Arpa's blog

By Arpa, 3 years ago, In English,

Hi!

I thought that unordered_set is faster than set, because set complexity is logarithmic in size and unordered_set complexity is constant time in average.(source: cplusplus.com)

But today I saw this:

TLE(>2000 MS) with unordered_set: 15494816

Accepted(155 MS) with set: 15494846

Also my other solution(witch I submitted during the contest) with unordered_map hacked :'(

Now my question is : Is unordered_set faster than set?

UPD: I have accepted(15497282).unordered_set time was better than set(15494846) : 93<155.

Only with adding this line:s.max_load_factor(0.25);s.reserve(500);.

UPD2: it seems that it is better to use a power of 2 in reserve(i.e. s.reserve(512)).(Thanks from keyvankhademi)

 
 
 
 
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3 years ago, # |
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The default hash function for integers does not perform very well. I suggest trying to look up other hash function alternatives.

In my experience, both unordered set and map have worked well for strings.

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    3 years ago, # ^ |
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    Any hash function does not perform well unless it is chosen randomly from a big set.

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      3 years ago, # ^ |
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      there's a difference between functions that work badly when someone want them too and that just work badly.

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3 years ago, # |
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unordered_set is not always faster than set, it's like comparing complexity between quick sort and merge sort.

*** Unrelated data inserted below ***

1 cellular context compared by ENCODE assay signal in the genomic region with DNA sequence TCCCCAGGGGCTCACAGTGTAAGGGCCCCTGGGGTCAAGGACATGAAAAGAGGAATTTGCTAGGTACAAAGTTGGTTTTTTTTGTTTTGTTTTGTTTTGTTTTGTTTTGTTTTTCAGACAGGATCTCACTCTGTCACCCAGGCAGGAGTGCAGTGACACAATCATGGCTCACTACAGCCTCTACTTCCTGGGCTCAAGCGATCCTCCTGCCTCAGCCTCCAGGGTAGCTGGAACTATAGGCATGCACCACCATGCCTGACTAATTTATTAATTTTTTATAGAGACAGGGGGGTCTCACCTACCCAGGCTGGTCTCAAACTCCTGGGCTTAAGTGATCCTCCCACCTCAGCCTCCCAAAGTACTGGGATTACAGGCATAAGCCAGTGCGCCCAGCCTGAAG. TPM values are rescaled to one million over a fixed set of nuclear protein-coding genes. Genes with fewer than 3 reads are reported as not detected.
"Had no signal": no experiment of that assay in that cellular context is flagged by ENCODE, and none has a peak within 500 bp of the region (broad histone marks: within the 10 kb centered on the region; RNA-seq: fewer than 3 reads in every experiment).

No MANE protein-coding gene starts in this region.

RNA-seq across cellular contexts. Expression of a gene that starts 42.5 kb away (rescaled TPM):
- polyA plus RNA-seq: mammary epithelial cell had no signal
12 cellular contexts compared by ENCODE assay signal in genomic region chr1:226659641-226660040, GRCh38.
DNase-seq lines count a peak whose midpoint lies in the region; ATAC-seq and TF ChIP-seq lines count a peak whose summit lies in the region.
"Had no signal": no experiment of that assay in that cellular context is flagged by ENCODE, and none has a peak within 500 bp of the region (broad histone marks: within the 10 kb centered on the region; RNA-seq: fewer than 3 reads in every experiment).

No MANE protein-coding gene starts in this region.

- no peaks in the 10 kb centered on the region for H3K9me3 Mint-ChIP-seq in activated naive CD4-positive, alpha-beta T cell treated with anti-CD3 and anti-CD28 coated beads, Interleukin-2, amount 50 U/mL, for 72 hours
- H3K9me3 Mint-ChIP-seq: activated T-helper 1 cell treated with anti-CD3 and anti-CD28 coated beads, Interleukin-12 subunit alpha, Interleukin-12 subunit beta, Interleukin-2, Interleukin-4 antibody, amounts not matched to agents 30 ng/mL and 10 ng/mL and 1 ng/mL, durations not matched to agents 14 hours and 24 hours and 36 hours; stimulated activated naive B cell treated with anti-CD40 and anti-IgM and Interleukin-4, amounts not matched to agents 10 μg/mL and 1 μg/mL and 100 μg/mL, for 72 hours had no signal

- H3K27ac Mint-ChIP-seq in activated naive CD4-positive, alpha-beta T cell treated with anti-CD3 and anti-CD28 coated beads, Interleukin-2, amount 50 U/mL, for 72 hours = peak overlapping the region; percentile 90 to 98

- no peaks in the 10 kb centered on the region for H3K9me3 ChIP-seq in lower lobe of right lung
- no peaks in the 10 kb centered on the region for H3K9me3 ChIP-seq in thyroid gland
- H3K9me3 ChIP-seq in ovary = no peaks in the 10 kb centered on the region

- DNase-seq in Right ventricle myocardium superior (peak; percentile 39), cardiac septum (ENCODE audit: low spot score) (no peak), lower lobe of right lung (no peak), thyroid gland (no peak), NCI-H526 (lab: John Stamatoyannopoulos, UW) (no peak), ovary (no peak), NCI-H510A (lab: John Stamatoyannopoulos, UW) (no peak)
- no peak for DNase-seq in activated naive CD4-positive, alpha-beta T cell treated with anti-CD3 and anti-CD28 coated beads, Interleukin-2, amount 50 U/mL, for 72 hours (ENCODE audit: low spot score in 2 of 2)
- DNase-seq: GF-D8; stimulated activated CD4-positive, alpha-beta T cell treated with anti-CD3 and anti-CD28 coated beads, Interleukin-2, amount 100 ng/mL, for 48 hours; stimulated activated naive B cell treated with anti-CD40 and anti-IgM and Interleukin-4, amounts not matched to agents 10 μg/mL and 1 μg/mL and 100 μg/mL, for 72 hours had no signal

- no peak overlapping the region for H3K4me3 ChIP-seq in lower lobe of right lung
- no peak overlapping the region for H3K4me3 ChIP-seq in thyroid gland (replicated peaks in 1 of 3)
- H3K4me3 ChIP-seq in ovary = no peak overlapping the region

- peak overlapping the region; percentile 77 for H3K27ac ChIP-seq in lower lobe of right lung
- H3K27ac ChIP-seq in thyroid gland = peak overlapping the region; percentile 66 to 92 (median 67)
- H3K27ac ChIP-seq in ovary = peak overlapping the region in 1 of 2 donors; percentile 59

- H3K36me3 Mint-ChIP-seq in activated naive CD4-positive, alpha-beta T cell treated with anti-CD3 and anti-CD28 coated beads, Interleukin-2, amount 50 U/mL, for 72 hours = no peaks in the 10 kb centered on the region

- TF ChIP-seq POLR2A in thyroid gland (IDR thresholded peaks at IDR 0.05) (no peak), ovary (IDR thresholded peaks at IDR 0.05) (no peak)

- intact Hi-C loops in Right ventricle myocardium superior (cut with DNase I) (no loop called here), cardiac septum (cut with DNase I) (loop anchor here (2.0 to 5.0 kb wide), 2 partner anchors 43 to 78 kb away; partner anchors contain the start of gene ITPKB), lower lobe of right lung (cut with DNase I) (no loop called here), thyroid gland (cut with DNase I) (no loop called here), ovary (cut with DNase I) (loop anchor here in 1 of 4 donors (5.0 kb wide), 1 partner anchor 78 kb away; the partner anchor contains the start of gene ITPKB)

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    3 years ago, # ^ |
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    to be fair, quick sort is O(n lg n) in average and O(n^2) in worth case,but marge sort is O(n lg n)in average and worth case.

    But unordered_set is O(1) in average and O(n) in worth case, but set is O(lg n) in average and worth case.

    quick sort and marge sort average is equal, so it is better to use marge sort.

    But because unordered_set average complexity is better than set, it seems that unordered_set must be better.

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      3 years ago, # ^ |
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      adding pos.reserve(500); reduces running time better then tree set for the current tests: http://codeforces.com/contest/620/submission/15496964

      i have no idea though why setting to a much higher value in place of 500 again increases time

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      3 years ago, # ^ |
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      Yeah, sorry for the bad intepretation. But my point still stands, unordered_set complexity is unstable so the matter of is unordered_set is faster than set depends on the test case.

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      3 years ago, # ^ |
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      it is better to use marge sort.

      Umm, no, it's better to use quicksort. Proof — this text from Skienna, Algorithm Design Manual:

      "What we can say is that experiments show that where a properly implemented quicksort is implemented well, it is typically 2-3 times faster than mergesort or heapsort. The primary reason is that the operations in the innermost loop are simpler."

      Basically quicksort has better cache locality. Most C++ standard library implementations use a combination of quicksort and insertion sort as their implementation for std::sort.

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3 years ago, # |
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Well, that depends on the implementation of lib (And specially-crafted data will cause that. Check the UPD behind). Theoretically and most of the times, the hash ones are faster than tree ones.(And that's why hashing is quite popular in actual work.)